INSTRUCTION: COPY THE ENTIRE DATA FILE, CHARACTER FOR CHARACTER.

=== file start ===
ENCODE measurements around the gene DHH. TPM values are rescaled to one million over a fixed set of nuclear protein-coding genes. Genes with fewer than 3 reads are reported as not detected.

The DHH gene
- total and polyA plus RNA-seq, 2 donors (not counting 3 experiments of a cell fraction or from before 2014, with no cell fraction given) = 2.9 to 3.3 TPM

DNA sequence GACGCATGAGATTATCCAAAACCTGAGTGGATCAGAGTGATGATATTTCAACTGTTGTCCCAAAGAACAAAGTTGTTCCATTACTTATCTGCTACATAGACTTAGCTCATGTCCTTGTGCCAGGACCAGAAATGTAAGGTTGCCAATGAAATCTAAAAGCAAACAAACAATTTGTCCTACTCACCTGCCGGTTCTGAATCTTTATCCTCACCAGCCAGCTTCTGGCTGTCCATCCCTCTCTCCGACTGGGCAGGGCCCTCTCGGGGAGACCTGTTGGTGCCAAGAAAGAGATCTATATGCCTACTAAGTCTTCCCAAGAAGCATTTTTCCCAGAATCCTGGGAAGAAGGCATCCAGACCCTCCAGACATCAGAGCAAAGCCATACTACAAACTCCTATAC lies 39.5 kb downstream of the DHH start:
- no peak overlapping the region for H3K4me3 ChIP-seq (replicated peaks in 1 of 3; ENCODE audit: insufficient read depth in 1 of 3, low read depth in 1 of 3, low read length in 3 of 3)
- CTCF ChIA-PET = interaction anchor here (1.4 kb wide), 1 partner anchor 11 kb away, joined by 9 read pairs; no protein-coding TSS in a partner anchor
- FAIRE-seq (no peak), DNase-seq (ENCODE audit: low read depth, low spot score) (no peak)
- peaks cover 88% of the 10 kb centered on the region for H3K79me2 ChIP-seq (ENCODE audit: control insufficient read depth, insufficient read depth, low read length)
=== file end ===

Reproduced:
ENCODE measurements around the gene DHH. TPM values are rescaled to one million over a fixed set of nuclear protein-coding genes. Genes with fewer than 3 reads are reported as not detected.

The DHH gene
- total and polyA plus RNA-seq, 2 donors (not counting 3 experiments of a cell fraction or from before 2014, with no cell fraction given) = 2.9 to 3.3 TPM

DNA sequence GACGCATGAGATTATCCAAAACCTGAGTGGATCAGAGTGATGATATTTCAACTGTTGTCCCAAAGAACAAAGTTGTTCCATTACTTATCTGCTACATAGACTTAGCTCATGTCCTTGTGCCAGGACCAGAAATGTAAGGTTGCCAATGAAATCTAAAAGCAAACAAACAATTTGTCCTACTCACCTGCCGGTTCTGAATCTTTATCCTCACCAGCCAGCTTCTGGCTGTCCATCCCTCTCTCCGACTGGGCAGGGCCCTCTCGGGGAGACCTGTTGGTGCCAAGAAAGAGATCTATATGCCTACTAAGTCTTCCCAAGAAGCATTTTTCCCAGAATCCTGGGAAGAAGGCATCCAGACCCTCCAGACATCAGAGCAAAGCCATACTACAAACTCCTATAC lies 39.5 kb downstream of the DHH start:
- no peak overlapping the region for H3K4me3 ChIP-seq (replicated peaks in 1 of 3; ENCODE audit: insufficient read depth in 1 of 3, low read depth in 1 of 3, low read length in 3 of 3)
- CTCF ChIA-PET = interaction anchor here (1.4 kb wide), 1 partner anchor 11 kb away, joined by 9 read pairs; no protein-coding TSS in a partner anchor
- FAIRE-seq (no peak), DNase-seq (ENCODE audit: low read depth, low spot score) (no peak)
- peaks cover 88% of the 10 kb centered on the region for H3K79me2 ChIP-seq (ENCODE audit: control insufficient read depth, insufficient read depth, low read length)